“It had this feel­ing of the metropo­lis; there were lots of cranes and big build­ings go­ing up, so the main in­spi­ra­tion was the in­dus­trial land­scape out­side.

“It’s all con­crete tiles and pas­tel pinks – a sur­pris­ing way of do­ing Bru­tal­ism. Play­ful but rooted in these solid forms.

“The clients were two chefs – they wanted a space that was a show­piece, some­where they could do events, re­ally out-there.

“They knew my work from Dark­room and were re­ally happy with what I pro­posed. I’ve been lucky in that way.

“Each pro­ject is very much its own thing. There’s ob­vi­ously a way in which I work but the space has to be com­fort­able and work for the client. It’s very much con­ver­sa­tions with them.

“An­other pro­ject I did was for a writer – to cre­ate a space where some­one can write was quite a task.

“I re­ally like to climb in­side the psy­che of my clients. From Dark­room, which is very much about me and what I want, to client­based stuff – I re­ally en­joy the two dif­fer­ent sides of my brain.

“The cost de­pends on the pro­ject but it’s gen­er­ally more af­ford­able than you think.

“Peo­ple think of in­te­rior de­sign as a bit of an ex­trav­a­gance.

“But your home is where you go to re­group and recharge your bat­ter­ies, to re­lax and en­ter­tain. There are all of these things your home has to do.

“If that’s thought about cor­rectly, I think the ben­e­fits to your life are so pro­found.”

And there’s a sense Rhonda’s re­lo­ca­tion to Royal Docks has also had an im­pact on her.

She talks of her dis­like of modern sky­scrapers but ad­mits to warm­ing to the view of Ca­nary Wharf from her win­dow, re­call­ing Blade Run­ner.

It was an op­por­tu­nity for pas­sion to flare for the 1964 struc­ture built for the Carls­bergTet­ley Brew­ing Com­pany.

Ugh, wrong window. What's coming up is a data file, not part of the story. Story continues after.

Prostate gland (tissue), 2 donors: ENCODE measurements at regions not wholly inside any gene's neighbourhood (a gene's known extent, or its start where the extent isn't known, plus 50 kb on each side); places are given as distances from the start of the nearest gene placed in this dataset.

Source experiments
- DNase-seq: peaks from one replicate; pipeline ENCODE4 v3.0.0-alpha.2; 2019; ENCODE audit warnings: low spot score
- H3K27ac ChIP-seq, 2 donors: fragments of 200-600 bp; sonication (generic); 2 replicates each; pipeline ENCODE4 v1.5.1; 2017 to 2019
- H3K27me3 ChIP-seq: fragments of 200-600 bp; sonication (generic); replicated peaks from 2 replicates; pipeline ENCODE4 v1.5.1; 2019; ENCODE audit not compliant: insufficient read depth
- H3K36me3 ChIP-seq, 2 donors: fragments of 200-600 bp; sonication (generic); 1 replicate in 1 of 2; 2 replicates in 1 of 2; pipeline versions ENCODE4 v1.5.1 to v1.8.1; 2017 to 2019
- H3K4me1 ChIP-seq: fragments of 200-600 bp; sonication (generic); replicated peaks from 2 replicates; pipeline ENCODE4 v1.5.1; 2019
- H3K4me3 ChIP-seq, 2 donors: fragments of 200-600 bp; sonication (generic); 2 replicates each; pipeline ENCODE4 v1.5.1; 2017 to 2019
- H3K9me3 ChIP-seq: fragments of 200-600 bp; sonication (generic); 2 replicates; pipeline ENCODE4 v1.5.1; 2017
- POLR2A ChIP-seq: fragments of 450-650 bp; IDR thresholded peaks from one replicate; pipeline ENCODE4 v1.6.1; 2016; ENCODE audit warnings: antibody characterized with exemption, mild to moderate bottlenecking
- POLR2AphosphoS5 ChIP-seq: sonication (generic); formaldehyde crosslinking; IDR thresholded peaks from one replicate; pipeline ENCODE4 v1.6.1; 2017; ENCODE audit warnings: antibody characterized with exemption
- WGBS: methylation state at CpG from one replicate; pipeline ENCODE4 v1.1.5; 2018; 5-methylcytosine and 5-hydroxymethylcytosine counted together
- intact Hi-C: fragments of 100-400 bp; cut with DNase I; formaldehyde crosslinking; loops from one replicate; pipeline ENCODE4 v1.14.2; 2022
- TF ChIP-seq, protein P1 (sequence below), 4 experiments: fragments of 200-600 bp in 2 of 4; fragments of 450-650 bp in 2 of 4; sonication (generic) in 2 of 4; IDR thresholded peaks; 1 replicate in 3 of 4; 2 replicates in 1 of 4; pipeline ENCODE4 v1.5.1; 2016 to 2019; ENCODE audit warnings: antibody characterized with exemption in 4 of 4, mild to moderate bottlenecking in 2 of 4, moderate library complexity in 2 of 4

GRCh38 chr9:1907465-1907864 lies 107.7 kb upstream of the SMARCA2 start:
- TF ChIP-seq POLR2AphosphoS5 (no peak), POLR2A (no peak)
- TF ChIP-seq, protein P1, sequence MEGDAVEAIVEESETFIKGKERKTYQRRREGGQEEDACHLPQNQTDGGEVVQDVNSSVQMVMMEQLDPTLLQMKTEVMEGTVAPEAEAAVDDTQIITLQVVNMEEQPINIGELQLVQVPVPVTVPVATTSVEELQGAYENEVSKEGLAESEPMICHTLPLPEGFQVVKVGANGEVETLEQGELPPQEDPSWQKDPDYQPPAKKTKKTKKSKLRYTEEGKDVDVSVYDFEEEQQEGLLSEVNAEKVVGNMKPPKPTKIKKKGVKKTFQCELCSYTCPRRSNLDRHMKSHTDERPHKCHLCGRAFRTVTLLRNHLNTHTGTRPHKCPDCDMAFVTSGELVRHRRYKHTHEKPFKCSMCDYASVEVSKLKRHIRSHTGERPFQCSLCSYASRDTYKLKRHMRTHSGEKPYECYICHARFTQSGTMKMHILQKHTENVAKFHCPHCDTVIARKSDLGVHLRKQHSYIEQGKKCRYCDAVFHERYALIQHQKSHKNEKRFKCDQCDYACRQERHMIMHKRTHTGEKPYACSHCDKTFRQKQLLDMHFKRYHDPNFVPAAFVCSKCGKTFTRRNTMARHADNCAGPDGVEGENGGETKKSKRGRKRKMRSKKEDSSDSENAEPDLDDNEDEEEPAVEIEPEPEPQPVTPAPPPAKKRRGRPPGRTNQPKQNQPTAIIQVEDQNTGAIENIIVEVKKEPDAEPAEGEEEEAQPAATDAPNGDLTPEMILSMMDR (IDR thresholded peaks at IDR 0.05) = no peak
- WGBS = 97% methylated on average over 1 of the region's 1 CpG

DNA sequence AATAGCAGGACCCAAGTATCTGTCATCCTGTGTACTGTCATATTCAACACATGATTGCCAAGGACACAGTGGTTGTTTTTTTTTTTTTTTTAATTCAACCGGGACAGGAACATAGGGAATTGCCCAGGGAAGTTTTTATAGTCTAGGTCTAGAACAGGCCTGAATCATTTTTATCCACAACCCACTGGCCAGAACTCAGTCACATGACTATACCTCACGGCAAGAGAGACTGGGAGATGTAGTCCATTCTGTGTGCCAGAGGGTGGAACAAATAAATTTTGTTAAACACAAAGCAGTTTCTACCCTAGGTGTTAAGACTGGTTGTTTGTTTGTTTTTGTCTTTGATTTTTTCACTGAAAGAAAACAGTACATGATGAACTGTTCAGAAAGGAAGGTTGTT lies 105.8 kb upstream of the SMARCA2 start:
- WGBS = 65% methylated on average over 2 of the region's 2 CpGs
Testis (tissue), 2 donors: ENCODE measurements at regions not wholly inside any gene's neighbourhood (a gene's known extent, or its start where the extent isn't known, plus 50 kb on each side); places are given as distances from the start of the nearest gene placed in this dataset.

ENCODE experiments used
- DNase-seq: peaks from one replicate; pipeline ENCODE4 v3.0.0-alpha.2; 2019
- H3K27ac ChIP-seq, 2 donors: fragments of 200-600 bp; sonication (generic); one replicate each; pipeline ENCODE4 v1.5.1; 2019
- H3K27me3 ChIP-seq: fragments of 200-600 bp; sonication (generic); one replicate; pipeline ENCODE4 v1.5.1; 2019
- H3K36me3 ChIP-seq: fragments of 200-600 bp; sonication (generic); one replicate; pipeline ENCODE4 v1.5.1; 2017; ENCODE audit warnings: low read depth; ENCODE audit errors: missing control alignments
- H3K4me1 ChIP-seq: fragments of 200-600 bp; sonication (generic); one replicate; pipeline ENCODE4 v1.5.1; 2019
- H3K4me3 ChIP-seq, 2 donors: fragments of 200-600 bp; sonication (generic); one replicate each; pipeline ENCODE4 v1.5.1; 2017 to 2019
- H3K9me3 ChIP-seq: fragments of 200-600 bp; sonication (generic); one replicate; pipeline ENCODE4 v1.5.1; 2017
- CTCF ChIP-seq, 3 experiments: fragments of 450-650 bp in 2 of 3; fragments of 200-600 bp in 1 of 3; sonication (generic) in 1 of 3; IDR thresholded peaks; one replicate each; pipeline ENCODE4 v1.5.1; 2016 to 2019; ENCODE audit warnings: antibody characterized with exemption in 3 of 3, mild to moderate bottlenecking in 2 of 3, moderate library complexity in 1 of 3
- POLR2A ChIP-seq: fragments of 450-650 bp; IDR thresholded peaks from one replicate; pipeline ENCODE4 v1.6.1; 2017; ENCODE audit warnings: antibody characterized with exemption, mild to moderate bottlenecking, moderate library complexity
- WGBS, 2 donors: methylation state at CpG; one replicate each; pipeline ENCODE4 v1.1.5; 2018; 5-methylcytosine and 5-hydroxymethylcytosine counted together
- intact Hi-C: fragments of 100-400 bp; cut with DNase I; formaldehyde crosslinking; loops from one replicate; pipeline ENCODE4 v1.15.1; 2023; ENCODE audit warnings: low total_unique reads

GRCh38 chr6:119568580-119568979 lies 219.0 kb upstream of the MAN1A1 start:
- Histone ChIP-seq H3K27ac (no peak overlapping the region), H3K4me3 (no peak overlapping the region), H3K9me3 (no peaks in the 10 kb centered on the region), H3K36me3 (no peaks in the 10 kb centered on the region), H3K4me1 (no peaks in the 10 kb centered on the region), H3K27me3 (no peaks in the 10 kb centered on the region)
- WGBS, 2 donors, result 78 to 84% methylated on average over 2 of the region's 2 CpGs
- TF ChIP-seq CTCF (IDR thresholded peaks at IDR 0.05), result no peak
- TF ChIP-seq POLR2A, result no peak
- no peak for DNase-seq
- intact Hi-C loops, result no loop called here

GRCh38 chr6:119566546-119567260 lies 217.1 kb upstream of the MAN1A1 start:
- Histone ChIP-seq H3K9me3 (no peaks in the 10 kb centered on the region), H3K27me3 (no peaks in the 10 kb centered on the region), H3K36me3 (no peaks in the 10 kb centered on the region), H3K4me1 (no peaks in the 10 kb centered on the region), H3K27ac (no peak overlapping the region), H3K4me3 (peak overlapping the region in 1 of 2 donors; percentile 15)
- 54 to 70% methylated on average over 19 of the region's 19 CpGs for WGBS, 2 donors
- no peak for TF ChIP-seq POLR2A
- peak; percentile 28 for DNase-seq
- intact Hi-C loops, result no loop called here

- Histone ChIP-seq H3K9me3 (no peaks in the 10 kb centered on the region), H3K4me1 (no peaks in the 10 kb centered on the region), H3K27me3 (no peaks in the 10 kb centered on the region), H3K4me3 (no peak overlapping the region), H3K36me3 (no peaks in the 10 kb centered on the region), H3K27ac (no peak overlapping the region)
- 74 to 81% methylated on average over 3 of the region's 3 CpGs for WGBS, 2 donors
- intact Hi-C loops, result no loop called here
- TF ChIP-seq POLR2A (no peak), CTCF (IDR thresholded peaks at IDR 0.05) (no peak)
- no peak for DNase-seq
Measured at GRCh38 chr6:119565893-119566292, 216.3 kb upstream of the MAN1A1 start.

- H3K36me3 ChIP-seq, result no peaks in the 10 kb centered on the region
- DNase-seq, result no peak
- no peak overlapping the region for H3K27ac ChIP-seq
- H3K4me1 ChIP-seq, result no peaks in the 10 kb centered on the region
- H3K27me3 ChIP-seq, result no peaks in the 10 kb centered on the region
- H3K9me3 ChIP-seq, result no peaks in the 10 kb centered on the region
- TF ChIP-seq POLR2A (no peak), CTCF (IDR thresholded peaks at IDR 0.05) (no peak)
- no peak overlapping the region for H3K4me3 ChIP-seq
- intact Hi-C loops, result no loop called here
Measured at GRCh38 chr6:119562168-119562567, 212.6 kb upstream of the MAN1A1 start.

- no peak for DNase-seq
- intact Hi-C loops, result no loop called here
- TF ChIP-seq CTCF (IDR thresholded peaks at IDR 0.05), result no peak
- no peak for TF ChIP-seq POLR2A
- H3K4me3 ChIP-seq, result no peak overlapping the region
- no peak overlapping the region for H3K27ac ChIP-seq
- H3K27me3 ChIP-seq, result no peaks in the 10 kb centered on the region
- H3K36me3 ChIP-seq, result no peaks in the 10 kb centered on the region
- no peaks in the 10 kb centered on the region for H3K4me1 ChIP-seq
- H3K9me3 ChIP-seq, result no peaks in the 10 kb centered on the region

“I ac­tu­ally worked from home for about a year af­ter we closed the shop, just to try and work things out,” she said. “It was a bit of a shock. It all hap­pened very quickly and was ex­pen­sive. But it was an op­por­tu­nity to change things too.

“I came down to The Sil­ver Build­ing with a guy who does met­al­work for some of my in­te­rior projects to col­lect a piece. He works in one of the ware­houses out at the back and said I should come and look at the space.

“I’d kind of been think­ing I was ready to get a stu­dio space and I com­pletely fell in love with the build­ing.

“That com­mu­nity thing was big for me too – there were loads of peo­ple here with two de­grees of sep­a­ra­tion.

“For me, I re­ally like the hon­esty of the build­ing. “There’s a cer­tain amount of: ‘F**k you,’ about it. It’s brave. It’s con­crete heaven and it had spa­ces with light.”

She added: “If you’re work­ing on de­sign, hav­ing good light is es­sen­tial and all the

I am a gun for hire. I’ve been work­ing, do­ing in­te­rior de­sign for res­i­den­tial clients for a cou­ple of years now, hav­ing pre­vi­ously done com­mer­cial spa­ces, in­clud­ing Dark­room it­self Rhonda Drake­ford, Dark­room

break­out spa­ces are amaz­ing. We’re quite of­ten do­ing quite big projects, so to use the big­ger ar­eas is great.”

For those ea­ger to gain closer con­tact with Dark­room’s style, Rhonda will be run­ning two-hour dec­o­ra­tive plate paint­ing work­shops at Sam­ple Christ­mas Mar­ket on Green­wich Penin­sula on De­cem­ber 1-2 at 11.30am, 2pm and 4.30pm, al­low­ing par­tic­i­pants to cre­ate their own pieces. Tick­ets cost £35 and should be pre-booked. Go to dark­room­lon­don.com and stu­dio-rhonda.com for more de­tails about her prod­ucts and ser­vices

Rhonda loves work­ing with blocks of colour and geo­met­ric shapes


Rhonda Drake­ford is based at The Sil­ver Build­ing in Royal Docks, where she uses her de­sign ex­per­tise to cre­ate fab­u­lous prod­ucts and in­te­ri­ors